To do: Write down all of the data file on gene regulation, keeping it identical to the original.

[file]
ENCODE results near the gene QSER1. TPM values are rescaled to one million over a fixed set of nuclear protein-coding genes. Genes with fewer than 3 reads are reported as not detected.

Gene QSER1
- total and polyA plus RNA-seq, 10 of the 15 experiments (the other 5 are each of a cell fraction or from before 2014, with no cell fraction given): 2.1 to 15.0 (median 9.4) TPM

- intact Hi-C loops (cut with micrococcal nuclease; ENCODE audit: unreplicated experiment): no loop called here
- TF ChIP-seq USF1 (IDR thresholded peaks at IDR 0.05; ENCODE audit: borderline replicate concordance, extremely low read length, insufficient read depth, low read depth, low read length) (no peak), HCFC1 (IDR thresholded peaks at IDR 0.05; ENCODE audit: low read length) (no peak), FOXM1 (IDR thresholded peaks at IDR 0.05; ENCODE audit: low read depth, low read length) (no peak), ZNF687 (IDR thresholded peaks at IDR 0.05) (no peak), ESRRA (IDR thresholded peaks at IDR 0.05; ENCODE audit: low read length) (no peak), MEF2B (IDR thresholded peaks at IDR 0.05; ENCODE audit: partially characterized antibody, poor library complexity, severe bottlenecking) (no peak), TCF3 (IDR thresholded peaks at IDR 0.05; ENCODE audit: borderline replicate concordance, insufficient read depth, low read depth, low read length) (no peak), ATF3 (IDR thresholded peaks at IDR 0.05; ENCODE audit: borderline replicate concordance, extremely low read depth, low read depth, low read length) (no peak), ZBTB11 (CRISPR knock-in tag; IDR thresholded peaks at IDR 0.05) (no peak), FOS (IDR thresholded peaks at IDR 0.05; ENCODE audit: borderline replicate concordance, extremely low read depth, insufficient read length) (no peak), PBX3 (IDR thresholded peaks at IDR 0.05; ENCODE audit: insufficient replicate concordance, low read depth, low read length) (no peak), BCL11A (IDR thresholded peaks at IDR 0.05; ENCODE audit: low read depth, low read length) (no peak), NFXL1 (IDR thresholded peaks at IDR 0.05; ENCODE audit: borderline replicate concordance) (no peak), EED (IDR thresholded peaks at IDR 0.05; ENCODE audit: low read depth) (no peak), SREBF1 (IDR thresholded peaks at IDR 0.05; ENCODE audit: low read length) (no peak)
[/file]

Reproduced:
ENCODE results near the gene QSER1. TPM values are rescaled to one million over a fixed set of nuclear protein-coding genes. Genes with fewer than 3 reads are reported as not detected.

Gene QSER1
- total and polyA plus RNA-seq, 10 of the 15 experiments (the other 5 are each of a cell fraction or from before 2014, with no cell fraction given): 2.1 to 15.0 (median 9.4) TPM

- intact Hi-C loops (cut with micrococcal nuclease; ENCODE audit: unreplicated experiment): no loop called here
- TF ChIP-seq USF1 (IDR thresholded peaks at IDR 0.05; ENCODE audit: borderline replicate concordance, extremely low read length, insufficient read depth, low read depth, low read length) (no peak), HCFC1 (IDR thresholded peaks at IDR 0.05; ENCODE audit: low read length) (no peak), FOXM1 (IDR thresholded peaks at IDR 0.05; ENCODE audit: low read depth, low read length) (no peak), ZNF687 (IDR thresholded peaks at IDR 0.05) (no peak), ESRRA (IDR thresholded peaks at IDR 0.05; ENCODE audit: low read length) (no peak), MEF2B (IDR thresholded peaks at IDR 0.05; ENCODE audit: partially characterized antibody, poor library complexity, severe bottlenecking) (no peak), TCF3 (IDR thresholded peaks at IDR 0.05; ENCODE audit: borderline replicate concordance, insufficient read depth, low read depth, low read length) (no peak), ATF3 (IDR thresholded peaks at IDR 0.05; ENCODE audit: borderline replicate concordance, extremely low read depth, low read depth, low read length) (no peak), ZBTB11 (CRISPR knock-in tag; IDR thresholded peaks at IDR 0.05) (no peak), FOS (IDR thresholded peaks at IDR 0.05; ENCODE audit: borderline replicate concordance, extremely low read depth, insufficient read length) (no peak), PBX3 (IDR thresholded peaks at IDR 0.05; ENCODE audit: insufficient replicate concordance, low read depth, low read length) (no peak), BCL11A (IDR thresholded peaks at IDR 0.05; ENCODE audit: low read depth, low read length) (no peak), NFXL1 (IDR thresholded peaks at IDR 0.05; ENCODE audit: borderline replicate concordance) (no peak), EED (IDR thresholded peaks at IDR 0.05; ENCODE audit: low read depth) (no peak), SREBF1 (IDR thresholded peaks at IDR 0.05; ENCODE audit: low read length) (no peak)